Then we can talk about the safety and location of mosques and what is taught therein.

    Until then, no Muslim can be trusted anytime or anywhere…………………………….

  • Americana 33

    You were accurate as long as you were focused on the Muslims. The moment you mention Islam and the book, it becomes obvious that you have only read the selected passages of quran.

    What does it have to do with the Republican bigotry anyway?

  • AmmarD

    “I like many of the Republican Party’s core values, but I don’t like their posture against Islam and Muslims. Just as Latinos don’t like their anti-immigration policies, and the Blacks don’t like their racial stereotyping. Just as the LBGT communities don’t like their stance on gay marriage, and women don’t like their idea of a legitimate rape.”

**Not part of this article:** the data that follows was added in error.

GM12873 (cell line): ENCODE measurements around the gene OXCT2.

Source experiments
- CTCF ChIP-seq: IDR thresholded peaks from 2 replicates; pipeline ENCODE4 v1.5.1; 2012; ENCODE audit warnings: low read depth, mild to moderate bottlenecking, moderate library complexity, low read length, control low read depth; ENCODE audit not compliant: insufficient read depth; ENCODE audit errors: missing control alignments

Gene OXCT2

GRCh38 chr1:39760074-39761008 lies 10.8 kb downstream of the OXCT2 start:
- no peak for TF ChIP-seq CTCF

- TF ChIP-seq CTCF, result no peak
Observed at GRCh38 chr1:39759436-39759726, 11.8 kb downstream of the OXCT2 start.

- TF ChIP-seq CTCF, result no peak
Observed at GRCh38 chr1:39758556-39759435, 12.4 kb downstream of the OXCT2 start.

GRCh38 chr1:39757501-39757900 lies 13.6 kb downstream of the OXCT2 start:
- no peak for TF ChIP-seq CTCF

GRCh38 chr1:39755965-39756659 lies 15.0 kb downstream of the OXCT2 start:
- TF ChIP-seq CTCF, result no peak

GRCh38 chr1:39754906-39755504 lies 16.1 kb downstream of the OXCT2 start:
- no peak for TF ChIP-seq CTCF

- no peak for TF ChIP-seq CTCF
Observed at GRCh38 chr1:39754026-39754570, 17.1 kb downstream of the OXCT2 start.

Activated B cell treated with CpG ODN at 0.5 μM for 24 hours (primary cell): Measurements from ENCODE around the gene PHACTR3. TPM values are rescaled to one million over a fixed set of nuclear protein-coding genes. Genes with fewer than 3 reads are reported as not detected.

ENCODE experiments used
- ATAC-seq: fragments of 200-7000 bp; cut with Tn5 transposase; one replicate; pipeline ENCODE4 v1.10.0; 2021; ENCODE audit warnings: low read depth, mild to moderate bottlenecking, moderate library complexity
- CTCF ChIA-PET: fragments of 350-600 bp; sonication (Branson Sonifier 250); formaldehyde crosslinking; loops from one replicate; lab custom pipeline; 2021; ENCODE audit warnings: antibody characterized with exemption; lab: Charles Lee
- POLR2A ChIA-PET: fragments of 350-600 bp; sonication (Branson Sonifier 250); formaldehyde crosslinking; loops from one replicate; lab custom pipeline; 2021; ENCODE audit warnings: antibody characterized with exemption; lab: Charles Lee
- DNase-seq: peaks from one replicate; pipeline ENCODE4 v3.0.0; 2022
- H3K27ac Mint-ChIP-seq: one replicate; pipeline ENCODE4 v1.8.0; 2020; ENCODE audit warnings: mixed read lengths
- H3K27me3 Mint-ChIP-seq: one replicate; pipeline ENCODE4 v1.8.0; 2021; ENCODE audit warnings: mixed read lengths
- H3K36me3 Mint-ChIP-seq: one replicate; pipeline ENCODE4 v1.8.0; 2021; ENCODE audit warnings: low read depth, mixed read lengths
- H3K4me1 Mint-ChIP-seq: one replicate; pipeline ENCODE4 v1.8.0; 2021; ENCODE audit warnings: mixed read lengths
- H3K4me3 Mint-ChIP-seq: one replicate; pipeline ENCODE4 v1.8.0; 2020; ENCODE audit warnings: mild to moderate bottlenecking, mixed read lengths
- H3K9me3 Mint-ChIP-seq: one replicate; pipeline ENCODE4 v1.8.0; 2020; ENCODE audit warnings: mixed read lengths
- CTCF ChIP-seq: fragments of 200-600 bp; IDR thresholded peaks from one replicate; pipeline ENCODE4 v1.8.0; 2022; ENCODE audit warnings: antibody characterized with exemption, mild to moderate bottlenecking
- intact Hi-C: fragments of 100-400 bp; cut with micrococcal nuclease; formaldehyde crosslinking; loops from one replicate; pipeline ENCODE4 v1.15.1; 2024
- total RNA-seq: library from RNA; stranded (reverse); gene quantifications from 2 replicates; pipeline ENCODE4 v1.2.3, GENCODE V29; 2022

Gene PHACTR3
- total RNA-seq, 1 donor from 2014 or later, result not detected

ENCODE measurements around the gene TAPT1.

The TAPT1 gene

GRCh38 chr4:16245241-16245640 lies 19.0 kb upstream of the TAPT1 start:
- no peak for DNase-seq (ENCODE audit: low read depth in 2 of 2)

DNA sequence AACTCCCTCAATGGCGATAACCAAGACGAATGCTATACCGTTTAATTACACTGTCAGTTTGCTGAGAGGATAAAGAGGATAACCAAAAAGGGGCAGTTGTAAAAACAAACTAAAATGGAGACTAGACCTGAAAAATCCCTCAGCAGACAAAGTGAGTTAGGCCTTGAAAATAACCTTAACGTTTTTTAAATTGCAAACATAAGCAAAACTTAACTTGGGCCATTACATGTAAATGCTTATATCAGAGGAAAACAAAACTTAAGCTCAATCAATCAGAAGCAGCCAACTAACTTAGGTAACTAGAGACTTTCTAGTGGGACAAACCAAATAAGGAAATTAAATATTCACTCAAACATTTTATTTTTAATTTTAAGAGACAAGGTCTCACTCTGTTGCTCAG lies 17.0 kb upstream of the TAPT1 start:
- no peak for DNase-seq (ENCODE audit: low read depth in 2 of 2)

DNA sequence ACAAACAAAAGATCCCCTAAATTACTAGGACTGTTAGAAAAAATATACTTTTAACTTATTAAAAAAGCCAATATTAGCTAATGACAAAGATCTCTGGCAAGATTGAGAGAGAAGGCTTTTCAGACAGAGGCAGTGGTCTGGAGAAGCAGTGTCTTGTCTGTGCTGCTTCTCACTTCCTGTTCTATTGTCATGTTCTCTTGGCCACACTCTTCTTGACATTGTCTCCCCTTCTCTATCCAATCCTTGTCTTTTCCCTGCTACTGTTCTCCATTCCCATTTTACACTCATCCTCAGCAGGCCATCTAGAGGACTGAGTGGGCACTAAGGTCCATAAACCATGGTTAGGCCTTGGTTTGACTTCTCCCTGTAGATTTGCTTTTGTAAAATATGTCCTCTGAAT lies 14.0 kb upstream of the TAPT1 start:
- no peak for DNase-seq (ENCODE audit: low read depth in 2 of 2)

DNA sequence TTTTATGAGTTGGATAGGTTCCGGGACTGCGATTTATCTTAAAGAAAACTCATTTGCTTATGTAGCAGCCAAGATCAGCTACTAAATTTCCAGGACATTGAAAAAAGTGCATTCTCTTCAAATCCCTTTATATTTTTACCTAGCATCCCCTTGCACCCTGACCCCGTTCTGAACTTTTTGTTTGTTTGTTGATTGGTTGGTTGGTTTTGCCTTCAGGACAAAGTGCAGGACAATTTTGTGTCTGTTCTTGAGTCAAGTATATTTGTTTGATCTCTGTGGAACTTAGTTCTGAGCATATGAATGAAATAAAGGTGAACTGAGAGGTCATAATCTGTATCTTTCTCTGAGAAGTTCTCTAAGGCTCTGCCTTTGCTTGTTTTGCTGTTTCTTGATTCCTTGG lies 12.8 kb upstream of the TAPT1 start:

Very true. I always wonder why Republican party take these stance and what is its future going to be ?

  • ccnl1

    On the koranic passages and world domination:
    o
    “Mohammed could not have known the size of the world, but several passages in the Koran show that he envisioned Islam dominating all of it, however large it might be: “He it is who sent his messenger . . . that he may cause it [Islam] to prevail over all religions´(Koran 9:33, M.M. Ali; see also 48:28 and 61:9). M.M. Ali designates these three passages as “the prophecy of the ultimate triumph of Islam in the whole world.”

    Mohammed’s successors, the caliphs, quoted passages like these to inspire Muslim armies as they advanced out of Arabia, imposing Islam by the sword upon a peacefully unsuspecting Middle East and North Africa, as I described in the previous chapter.